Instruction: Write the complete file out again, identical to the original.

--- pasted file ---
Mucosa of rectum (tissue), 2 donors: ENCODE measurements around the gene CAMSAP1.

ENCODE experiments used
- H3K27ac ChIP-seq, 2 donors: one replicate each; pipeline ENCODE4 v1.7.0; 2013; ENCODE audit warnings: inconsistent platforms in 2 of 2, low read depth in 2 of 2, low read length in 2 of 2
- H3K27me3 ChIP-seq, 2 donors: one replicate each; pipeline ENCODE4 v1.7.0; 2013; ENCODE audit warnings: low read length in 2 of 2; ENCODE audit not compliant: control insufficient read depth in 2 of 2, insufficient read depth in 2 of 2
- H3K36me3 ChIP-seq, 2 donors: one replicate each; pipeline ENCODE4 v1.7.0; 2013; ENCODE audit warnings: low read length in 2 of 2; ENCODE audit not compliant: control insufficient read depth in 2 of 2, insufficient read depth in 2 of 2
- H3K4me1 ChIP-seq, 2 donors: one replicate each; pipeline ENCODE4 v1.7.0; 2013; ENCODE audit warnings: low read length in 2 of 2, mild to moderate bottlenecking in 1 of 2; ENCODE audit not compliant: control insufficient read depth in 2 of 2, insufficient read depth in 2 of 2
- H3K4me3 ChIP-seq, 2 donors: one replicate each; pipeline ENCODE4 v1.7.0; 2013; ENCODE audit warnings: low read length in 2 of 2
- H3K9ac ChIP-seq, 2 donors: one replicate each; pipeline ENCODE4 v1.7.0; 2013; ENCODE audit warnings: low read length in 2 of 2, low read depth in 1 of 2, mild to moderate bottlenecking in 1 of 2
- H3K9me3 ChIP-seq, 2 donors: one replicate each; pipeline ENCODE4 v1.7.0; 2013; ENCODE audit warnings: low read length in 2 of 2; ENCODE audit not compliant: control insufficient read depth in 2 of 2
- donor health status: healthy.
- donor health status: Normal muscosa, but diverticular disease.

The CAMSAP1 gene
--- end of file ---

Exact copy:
Mucosa of rectum (tissue), 2 donors: ENCODE measurements around the gene CAMSAP1.

ENCODE experiments used
- H3K27ac ChIP-seq, 2 donors: one replicate each; pipeline ENCODE4 v1.7.0; 2013; ENCODE audit warnings: inconsistent platforms in 2 of 2, low read depth in 2 of 2, low read length in 2 of 2
- H3K27me3 ChIP-seq, 2 donors: one replicate each; pipeline ENCODE4 v1.7.0; 2013; ENCODE audit warnings: low read length in 2 of 2; ENCODE audit not compliant: control insufficient read depth in 2 of 2, insufficient read depth in 2 of 2
- H3K36me3 ChIP-seq, 2 donors: one replicate each; pipeline ENCODE4 v1.7.0; 2013; ENCODE audit warnings: low read length in 2 of 2; ENCODE audit not compliant: control insufficient read depth in 2 of 2, insufficient read depth in 2 of 2
- H3K4me1 ChIP-seq, 2 donors: one replicate each; pipeline ENCODE4 v1.7.0; 2013; ENCODE audit warnings: low read length in 2 of 2, mild to moderate bottlenecking in 1 of 2; ENCODE audit not compliant: control insufficient read depth in 2 of 2, insufficient read depth in 2 of 2
- H3K4me3 ChIP-seq, 2 donors: one replicate each; pipeline ENCODE4 v1.7.0; 2013; ENCODE audit warnings: low read length in 2 of 2
- H3K9ac ChIP-seq, 2 donors: one replicate each; pipeline ENCODE4 v1.7.0; 2013; ENCODE audit warnings: low read length in 2 of 2, low read depth in 1 of 2, mild to moderate bottlenecking in 1 of 2
- H3K9me3 ChIP-seq, 2 donors: one replicate each; pipeline ENCODE4 v1.7.0; 2013; ENCODE audit warnings: low read length in 2 of 2; ENCODE audit not compliant: control insufficient read depth in 2 of 2
- donor health status: healthy.
- donor health status: Normal muscosa, but diverticular disease.

The CAMSAP1 gene